Monday, February 4, 2013

Book Report - February

Maybe I'll try to do a book report every month.  That sounds like a fine idea.


While I was working on my auction projects, I listened to The Painted Girls by Cathy Marie Buchanan.  (yes, I did once think that listening to books was "cheating", but I was wrong:  listening A) lets you do two things at once,   B) gives you a different perspective on the novel through the emphasis of the reader and C) clears up any pronunciation problems you might have just reading.  You know what I mean -- since no one ever said the word at my house growing up, I thought "penis" rhymed with "tennis."  Now the question is, what books were I reading that had that word in them?  A dirty little western romance passed around on the school bus and The Happy Hooker when I babysat the neighbor kids.  Their mom was so cool.)

In the same tradition as The Girl with the Pearl Earring and The Girl in Hyacinth Blue, this book focuses on the ballet girls familiar from Edgar Degas paintings and sculpture.  It's the story of the three van Goethem sisters who, after their father dies and their mother turns her sorrows to the absinthe bottle, survive however they can -- as ballet girls at the Paris Opera, modeling, working in the wash house and prostitution.  It's rough, but a great story based on historical fact -- I love that, and so respect the authors who put so much time and effort into creating just the right world for their story.  Plus, I love the chichi French accents of the readers (despite the fact that one of the readers also read the fiendish Amy Elliot Dunn sections of Gone Girl.  Shiver.)

The only bad thing about an audio version is that when you find a great book, you want to devour it as quickly as possible, but you are forced to be patient as you listen (I did recently discover that on the iPod you can increase the reading speed, but that just sounds silly.)  I am so glad I didn't have the audio version of Where'd You Go, Bernadette by Maria Semple -- once the last stitches were in my quilt, I sped through this book in a day and a half.  Both of my girls had read it and told me I needed to, ASAP, and they were right.  I'd say it's sort of a cross between Gone Girl and Wife 22 -- a detailed/droll/tense story of disappearance with the benefit of email and social media.  Some reviewers (one from the NYT) called this a humorous novel, but I don't get that.  Sure, it is outlandish that their basement would be full of blackberry brambles, crazy that Bernadette put full confidence (and account numbers) in an online assistant from India, and funny that their neighbor was a complete satirical nutter who ends up with a house full of mud, but I got the shivers several times, wondering how brilliant Bernadette would survive the mess she found herself in and how her daughter, Bee, would survive Bernadette.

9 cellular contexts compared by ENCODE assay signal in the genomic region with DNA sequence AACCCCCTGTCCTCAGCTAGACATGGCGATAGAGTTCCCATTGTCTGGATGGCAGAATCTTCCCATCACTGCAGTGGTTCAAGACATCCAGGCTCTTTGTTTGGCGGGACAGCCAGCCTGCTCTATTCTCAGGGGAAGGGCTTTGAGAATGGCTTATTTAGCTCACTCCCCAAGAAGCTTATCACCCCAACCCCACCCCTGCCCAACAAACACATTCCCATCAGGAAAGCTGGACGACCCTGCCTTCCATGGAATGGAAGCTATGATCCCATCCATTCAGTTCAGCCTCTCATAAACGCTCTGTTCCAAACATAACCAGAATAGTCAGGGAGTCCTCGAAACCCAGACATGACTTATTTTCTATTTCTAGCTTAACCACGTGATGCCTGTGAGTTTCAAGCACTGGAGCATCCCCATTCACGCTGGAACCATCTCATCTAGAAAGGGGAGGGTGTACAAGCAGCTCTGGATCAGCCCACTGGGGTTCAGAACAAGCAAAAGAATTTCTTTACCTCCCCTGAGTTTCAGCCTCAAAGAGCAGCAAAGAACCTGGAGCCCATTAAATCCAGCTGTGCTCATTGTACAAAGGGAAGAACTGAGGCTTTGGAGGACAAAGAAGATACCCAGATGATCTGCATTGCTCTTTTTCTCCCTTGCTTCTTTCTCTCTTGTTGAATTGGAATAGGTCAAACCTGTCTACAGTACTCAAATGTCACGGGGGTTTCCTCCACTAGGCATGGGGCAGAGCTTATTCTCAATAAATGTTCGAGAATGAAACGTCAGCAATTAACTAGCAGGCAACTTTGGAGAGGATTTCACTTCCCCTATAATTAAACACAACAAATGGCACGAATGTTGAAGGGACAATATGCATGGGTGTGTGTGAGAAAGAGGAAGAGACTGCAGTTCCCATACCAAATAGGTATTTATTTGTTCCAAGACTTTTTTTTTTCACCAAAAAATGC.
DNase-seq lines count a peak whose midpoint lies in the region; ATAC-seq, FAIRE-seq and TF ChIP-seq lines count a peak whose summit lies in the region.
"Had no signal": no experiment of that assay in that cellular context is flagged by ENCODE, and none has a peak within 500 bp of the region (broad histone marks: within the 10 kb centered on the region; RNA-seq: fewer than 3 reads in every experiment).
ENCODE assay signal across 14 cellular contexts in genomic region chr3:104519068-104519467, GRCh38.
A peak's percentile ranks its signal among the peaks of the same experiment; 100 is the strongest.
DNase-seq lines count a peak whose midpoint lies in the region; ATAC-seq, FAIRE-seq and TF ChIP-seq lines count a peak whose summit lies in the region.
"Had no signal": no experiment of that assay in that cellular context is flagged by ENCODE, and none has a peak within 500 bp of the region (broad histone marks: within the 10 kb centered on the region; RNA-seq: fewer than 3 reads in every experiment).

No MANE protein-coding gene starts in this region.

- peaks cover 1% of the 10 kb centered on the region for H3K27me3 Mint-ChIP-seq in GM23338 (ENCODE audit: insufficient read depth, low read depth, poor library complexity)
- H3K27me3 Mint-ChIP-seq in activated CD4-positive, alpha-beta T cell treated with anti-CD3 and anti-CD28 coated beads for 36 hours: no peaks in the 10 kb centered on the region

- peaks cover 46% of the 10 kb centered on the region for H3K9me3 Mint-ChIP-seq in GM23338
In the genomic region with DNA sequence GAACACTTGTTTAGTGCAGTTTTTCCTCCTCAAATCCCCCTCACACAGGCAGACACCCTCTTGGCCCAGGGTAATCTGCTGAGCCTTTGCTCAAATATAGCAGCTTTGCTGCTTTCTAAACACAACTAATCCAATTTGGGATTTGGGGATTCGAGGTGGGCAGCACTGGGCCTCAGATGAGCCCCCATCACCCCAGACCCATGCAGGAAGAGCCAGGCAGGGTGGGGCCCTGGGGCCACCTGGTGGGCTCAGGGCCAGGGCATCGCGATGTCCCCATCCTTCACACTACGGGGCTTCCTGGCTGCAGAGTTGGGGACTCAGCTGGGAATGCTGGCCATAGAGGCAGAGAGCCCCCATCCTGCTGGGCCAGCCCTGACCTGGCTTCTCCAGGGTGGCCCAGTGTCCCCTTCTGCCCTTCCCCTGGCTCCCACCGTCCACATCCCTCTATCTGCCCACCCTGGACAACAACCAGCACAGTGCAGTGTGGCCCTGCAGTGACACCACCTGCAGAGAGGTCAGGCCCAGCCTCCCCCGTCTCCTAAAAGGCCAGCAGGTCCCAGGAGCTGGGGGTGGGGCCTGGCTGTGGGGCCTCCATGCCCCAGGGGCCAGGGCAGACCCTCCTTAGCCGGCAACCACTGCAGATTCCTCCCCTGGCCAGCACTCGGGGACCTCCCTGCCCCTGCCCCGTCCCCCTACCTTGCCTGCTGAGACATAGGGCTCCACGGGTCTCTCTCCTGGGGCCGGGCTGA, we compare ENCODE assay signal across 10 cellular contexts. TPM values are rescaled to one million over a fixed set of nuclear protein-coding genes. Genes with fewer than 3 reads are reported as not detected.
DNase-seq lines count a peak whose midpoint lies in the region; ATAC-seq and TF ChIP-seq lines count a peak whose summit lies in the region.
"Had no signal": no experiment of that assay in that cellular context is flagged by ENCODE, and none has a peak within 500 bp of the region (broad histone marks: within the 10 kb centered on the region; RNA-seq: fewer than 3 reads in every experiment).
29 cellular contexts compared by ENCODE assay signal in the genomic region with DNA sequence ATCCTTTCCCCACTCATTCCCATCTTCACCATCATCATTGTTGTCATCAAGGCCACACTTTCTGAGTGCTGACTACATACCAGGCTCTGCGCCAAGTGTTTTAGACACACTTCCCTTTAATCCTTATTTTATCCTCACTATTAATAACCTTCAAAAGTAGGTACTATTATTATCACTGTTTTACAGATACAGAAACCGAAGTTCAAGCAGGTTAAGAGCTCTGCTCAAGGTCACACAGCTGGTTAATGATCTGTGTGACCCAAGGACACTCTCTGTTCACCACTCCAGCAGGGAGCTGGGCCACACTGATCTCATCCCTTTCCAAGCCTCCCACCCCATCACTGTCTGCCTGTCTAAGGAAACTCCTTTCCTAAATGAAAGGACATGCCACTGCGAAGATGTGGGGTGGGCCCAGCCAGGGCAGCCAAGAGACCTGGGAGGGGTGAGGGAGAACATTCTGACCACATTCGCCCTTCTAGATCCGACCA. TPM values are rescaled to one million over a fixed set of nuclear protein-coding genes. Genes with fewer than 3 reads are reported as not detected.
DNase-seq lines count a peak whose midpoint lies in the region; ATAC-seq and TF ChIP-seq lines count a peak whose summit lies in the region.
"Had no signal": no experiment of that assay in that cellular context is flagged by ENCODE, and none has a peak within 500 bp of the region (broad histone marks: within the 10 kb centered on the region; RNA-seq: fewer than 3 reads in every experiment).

I am still working my way through The End of Your Life Bookclub, and toward that end, finished Crossing to Safety by Wallace Stegner.  It's a lovely story about the long-lasting friendship between two couples.  It's also the story about survival in the world of academia -- having married into a professor's family, all the publish/perish references and heartaches attached were familiar and true.

Up next, I'm going to work on another quilt and listen to The Aviator's Wife -- I'm a little anxious about this one, since I am a huge fan of Anne Morrow Lindbergh and Gift of the Sea.  But I need to remember it's just a novel, right?  And I am going to read Ahab's Wife by Sena Jeter Naslund.  Rather, I am going to TRY to read Ahab's Wife -- even though I tried again recently, I am not a Moby Dick fan, and as you know, I am not a fan of 822-page novels.  Atlas Shrugged.  Whatever.


PS Last month was the 200th Anniversary of the publication of Pride and Prejudice, which calls for a re-read, as if a call were necessary.  But I've been thinking lately that Downton Abbey fans should read Sense and Sensiblility -- the legalities associated with the inheritance of a British estate are addressed in that book, and I know that is something we Americans have a little trouble understanding about DA.  

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